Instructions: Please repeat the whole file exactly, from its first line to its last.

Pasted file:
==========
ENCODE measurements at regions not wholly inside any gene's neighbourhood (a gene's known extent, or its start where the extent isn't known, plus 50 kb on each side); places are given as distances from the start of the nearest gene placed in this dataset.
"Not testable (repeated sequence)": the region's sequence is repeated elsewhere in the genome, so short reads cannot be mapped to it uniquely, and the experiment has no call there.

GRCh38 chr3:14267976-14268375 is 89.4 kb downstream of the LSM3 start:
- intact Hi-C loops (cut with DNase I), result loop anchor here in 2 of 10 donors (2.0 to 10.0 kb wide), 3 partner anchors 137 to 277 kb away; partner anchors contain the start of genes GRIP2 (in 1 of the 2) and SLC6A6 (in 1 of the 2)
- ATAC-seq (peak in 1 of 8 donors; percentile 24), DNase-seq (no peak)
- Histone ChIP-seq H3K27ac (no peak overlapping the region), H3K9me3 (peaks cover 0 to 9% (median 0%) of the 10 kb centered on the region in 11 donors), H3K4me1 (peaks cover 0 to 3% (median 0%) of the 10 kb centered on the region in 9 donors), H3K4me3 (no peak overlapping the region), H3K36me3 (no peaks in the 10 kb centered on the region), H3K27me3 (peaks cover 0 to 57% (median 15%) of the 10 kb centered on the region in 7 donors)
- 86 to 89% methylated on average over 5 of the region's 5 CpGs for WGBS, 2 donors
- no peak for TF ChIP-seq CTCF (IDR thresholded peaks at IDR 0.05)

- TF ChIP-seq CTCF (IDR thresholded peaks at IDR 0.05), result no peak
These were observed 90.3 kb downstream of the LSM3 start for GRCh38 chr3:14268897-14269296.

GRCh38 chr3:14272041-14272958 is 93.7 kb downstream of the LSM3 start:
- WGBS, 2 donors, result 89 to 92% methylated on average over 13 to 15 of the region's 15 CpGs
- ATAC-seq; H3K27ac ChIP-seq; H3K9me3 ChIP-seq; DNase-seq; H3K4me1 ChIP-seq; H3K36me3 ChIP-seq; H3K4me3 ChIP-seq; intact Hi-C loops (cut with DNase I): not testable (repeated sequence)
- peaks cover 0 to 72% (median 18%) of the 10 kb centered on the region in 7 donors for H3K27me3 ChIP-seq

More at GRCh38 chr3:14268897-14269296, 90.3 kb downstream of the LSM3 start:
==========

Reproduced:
ENCODE measurements at regions not wholly inside any gene's neighbourhood (a gene's known extent, or its start where the extent isn't known, plus 50 kb on each side); places are given as distances from the start of the nearest gene placed in this dataset.
"Not testable (repeated sequence)": the region's sequence is repeated elsewhere in the genome, so short reads cannot be mapped to it uniquely, and the experiment has no call there.

GRCh38 chr3:14267976-14268375 is 89.4 kb downstream of the LSM3 start:
- intact Hi-C loops (cut with DNase I), result loop anchor here in 2 of 10 donors (2.0 to 10.0 kb wide), 3 partner anchors 137 to 277 kb away; partner anchors contain the start of genes GRIP2 (in 1 of the 2) and SLC6A6 (in 1 of the 2)
- ATAC-seq (peak in 1 of 8 donors; percentile 24), DNase-seq (no peak)
- Histone ChIP-seq H3K27ac (no peak overlapping the region), H3K9me3 (peaks cover 0 to 9% (median 0%) of the 10 kb centered on the region in 11 donors), H3K4me1 (peaks cover 0 to 3% (median 0%) of the 10 kb centered on the region in 9 donors), H3K4me3 (no peak overlapping the region), H3K36me3 (no peaks in the 10 kb centered on the region), H3K27me3 (peaks cover 0 to 57% (median 15%) of the 10 kb centered on the region in 7 donors)
- 86 to 89% methylated on average over 5 of the region's 5 CpGs for WGBS, 2 donors
- no peak for TF ChIP-seq CTCF (IDR thresholded peaks at IDR 0.05)

- TF ChIP-seq CTCF (IDR thresholded peaks at IDR 0.05), result no peak
These were observed 90.3 kb downstream of the LSM3 start for GRCh38 chr3:14268897-14269296.

GRCh38 chr3:14272041-14272958 is 93.7 kb downstream of the LSM3 start:
- WGBS, 2 donors, result 89 to 92% methylated on average over 13 to 15 of the region's 15 CpGs
- ATAC-seq; H3K27ac ChIP-seq; H3K9me3 ChIP-seq; DNase-seq; H3K4me1 ChIP-seq; H3K36me3 ChIP-seq; H3K4me3 ChIP-seq; intact Hi-C loops (cut with DNase I): not testable (repeated sequence)
- peaks cover 0 to 72% (median 18%) of the 10 kb centered on the region in 7 donors for H3K27me3 ChIP-seq

More at GRCh38 chr3:14268897-14269296, 90.3 kb downstream of the LSM3 start: